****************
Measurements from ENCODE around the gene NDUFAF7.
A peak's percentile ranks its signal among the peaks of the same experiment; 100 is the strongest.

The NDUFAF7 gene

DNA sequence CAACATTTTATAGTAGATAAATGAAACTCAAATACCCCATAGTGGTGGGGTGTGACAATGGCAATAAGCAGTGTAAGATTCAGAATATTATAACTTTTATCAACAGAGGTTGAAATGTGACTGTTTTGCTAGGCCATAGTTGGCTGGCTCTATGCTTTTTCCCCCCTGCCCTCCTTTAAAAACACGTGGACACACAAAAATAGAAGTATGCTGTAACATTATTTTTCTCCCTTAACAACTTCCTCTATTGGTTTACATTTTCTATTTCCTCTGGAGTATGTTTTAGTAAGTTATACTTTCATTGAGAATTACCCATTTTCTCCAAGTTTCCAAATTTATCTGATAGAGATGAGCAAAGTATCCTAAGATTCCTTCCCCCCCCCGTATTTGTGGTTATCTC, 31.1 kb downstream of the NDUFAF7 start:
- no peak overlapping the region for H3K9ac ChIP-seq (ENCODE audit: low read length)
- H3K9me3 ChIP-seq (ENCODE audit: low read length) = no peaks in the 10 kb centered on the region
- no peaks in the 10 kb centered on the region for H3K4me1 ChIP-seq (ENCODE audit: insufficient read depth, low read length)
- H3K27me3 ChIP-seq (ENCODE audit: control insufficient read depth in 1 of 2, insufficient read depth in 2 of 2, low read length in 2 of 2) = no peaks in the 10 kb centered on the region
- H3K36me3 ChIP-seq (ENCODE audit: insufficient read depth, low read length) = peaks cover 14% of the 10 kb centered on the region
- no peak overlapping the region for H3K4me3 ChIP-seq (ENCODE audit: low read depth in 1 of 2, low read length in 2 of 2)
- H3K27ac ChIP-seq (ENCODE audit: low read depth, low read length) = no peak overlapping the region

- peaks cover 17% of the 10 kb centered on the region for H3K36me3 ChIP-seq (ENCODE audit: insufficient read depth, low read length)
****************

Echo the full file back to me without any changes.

Measurements from ENCODE around the gene NDUFAF7.
A peak's percentile ranks its signal among the peaks of the same experiment; 100 is the strongest.

The NDUFAF7 gene

DNA sequence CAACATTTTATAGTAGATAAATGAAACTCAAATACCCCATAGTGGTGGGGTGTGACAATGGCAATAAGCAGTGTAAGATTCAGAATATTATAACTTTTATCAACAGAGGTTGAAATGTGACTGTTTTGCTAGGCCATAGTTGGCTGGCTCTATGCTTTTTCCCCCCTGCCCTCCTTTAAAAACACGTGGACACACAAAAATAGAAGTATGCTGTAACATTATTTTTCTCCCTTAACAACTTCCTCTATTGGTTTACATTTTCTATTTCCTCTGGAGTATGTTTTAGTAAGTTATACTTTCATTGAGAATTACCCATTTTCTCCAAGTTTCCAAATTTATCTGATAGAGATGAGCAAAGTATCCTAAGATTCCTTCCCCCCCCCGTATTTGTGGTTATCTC, 31.1 kb downstream of the NDUFAF7 start:
- no peak overlapping the region for H3K9ac ChIP-seq (ENCODE audit: low read length)
- H3K9me3 ChIP-seq (ENCODE audit: low read length) = no peaks in the 10 kb centered on the region
- no peaks in the 10 kb centered on the region for H3K4me1 ChIP-seq (ENCODE audit: insufficient read depth, low read length)
- H3K27me3 ChIP-seq (ENCODE audit: control insufficient read depth in 1 of 2, insufficient read depth in 2 of 2, low read length in 2 of 2) = no peaks in the 10 kb centered on the region
- H3K36me3 ChIP-seq (ENCODE audit: insufficient read depth, low read length) = peaks cover 14% of the 10 kb centered on the region
- no peak overlapping the region for H3K4me3 ChIP-seq (ENCODE audit: low read depth in 1 of 2, low read length in 2 of 2)
- H3K27ac ChIP-seq (ENCODE audit: low read depth, low read length) = no peak overlapping the region

- peaks cover 17% of the 10 kb centered on the region for H3K36me3 ChIP-seq (ENCODE audit: insufficient read depth, low read length)